Two years ago the city of Chicago was ranked 10th in protected bike lanes and 15th for startups. IBM did a survey. We moved to 5th in protected bike lanes – and are making more progress – and we moved from 15th to 10th, according to IBM, worldwide on startups. Now the two are not correlated, but it’s not an accident that Google and Motorola chose to move their headquarters to where the first protected bike lane went, and where there’s a mass transit stop. This is why transportation is so essential, not just to move people, but recruiting companies. So as it relates to her tax, she can propose it. It’s her idea. But I argue that’s not the right way to go [slight cleanup for flow]
A high school buddy of mine once said ZZ Top would never be a band accused of hidden sexual lyrics, because they’re not hidden. Similarly, it doesn’t take any parsing or inference to understand Rahm’s strategy to cater to the high end. He’s very transparent about it. It’s how he publicly justifies his decisions. Again, the point I want to make here is that, actual impacts on rich and poor and the wisdom of the tax aside, Rahm Emanuel defends his position by explicit appeals to its impact on the elite.
Here we have a guy who’s basically saying that if the city imposes a $25/year fee on the well-paid employees of one of the world’s largest and most profitable tech companies, firms like that might not choose Chicago. What does that say about how attractive he thinks Chicago is as a place to do business that companies might be so easily discouraged from choosing it?
Apparently high end residents and businesses can’t even have the most minor of inconveniences imposed, while the city piles on regressive “sin taxes” on a population that is addicted to tobacco and disproportionately low income. That’s Chicago’s policy in a nutshell.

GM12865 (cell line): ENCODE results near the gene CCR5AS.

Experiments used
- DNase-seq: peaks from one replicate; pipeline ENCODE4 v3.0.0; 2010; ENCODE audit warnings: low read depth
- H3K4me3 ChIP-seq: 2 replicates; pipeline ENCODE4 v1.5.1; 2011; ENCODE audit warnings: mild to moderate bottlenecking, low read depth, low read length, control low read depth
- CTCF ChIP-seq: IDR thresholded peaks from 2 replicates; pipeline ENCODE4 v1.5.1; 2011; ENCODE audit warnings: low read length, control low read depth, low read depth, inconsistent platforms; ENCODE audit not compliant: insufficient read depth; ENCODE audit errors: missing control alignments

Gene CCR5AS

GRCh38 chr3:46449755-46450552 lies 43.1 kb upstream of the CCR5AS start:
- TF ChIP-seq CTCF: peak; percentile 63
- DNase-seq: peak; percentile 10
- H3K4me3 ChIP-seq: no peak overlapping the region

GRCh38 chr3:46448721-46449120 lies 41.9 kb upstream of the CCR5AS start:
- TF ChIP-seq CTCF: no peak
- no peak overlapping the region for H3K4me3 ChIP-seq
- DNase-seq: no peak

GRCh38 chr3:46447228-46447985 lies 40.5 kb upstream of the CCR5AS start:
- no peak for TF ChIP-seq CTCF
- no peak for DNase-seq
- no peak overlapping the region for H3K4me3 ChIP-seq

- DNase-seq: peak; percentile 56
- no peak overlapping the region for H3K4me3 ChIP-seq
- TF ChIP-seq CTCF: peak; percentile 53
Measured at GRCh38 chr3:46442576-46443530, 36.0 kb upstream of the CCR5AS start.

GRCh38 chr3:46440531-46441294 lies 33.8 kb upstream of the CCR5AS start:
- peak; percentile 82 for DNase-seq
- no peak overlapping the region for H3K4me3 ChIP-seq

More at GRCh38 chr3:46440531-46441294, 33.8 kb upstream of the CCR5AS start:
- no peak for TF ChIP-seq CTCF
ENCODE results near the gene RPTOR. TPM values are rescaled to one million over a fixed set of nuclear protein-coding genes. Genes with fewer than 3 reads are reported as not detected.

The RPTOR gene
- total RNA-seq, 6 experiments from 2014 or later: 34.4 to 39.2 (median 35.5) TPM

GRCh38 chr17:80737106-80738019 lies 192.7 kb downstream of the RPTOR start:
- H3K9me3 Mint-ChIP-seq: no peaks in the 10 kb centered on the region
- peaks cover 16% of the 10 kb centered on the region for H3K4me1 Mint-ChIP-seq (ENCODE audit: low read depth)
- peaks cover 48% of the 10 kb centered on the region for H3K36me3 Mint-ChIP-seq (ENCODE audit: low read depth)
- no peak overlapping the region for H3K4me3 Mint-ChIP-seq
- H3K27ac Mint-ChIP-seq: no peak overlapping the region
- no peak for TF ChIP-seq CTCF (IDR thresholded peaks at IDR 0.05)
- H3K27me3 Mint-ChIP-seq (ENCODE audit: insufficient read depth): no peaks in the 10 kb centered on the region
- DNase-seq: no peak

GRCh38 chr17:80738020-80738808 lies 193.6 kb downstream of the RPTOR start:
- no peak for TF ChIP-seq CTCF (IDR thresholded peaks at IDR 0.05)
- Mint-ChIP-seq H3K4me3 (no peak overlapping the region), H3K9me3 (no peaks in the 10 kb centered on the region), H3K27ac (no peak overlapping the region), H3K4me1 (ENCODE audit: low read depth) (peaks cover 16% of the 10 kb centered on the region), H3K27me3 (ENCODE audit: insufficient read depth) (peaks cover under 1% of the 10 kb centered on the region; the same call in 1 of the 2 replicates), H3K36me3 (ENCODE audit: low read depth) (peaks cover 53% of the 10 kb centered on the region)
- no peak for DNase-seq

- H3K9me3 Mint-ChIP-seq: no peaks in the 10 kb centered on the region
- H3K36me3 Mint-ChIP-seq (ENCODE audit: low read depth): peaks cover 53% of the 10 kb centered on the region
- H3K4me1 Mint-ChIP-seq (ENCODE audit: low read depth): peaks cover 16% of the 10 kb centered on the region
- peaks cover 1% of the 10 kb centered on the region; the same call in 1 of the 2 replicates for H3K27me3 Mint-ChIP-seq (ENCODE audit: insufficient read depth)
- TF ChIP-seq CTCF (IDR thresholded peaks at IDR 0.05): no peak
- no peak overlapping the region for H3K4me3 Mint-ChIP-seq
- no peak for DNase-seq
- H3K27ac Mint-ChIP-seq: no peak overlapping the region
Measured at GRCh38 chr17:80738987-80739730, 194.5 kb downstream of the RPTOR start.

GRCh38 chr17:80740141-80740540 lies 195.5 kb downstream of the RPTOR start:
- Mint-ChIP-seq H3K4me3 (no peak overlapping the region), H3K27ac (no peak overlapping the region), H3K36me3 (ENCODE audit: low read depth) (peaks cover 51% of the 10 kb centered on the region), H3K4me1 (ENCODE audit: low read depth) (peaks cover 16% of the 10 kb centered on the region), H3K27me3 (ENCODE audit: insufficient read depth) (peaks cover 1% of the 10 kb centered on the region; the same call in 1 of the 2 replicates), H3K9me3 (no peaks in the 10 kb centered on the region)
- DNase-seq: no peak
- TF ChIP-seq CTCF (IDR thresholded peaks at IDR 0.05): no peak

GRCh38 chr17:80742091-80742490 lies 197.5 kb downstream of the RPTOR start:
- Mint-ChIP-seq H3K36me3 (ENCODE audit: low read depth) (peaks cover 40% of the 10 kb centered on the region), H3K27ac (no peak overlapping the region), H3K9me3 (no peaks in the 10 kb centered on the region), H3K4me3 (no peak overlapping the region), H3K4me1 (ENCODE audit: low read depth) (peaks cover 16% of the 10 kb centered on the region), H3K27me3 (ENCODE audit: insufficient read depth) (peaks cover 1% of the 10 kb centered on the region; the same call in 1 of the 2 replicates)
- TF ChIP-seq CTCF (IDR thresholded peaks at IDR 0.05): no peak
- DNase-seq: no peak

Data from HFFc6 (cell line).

Tuesday, October 22nd, 2013
The current era of 21st century urban revolutions began in early 2011, with scores of cities during the Arab Spring. The uprisings have now taken on a newer, darker hue, with São Paulo’s protest over bus fares that has already spread to other cities in Brazil. A few uprisings have resulted in the deposing of hated Middle Eastern dictators, and many leaders have reached uneasy truces with their citizens, but observers sense that this conflict is far from over. Some see these as isolated incidents. It seems more like a global web of urban unrest searching for a voice.
Much of today’s social unrest was predicted by French philosopher Henri Lefebvre, writing in the mid-1970s about social space in the city, and how it has been constructed to favor capitalism. The separation of work and home, for example, is a relatively modern spatial arrangement favoring wealth, and for no better example of this, one can see the hike in São Paulo bus fares acting as the straw that broke the camel’s back for the Brazilian poor. Lefebvre’s evaluation of the currents of the late twentieth century can now be updated, and it points to a looming social crisis.
Western states – Chinese, Syrian, or what-have-you – have the tools to utterly crush any alternatives to their power. The state is universally promoted as the “stable center” without which, we are assured, we would descend into chaos. It enables both a spatial flatness and instantaneous communication, collapsing space and time.
The working class, instead of rising up in Marxist-style class struggle, has continually been pacified by consumerism. Anyone interviewing a modern Chinese young adult would, if they got a candid response, hear the anger of this generation over the Tiananmen Square generation’s sell-out; economic freedom was offered by the state, and the people, starved for so long, chose it, rather than political freedom. Today, they pay the price. Placating the lower classes has become expensive, and the state has become overextended in doing so, but cannot stop at the risk of seeding a genuine revolt.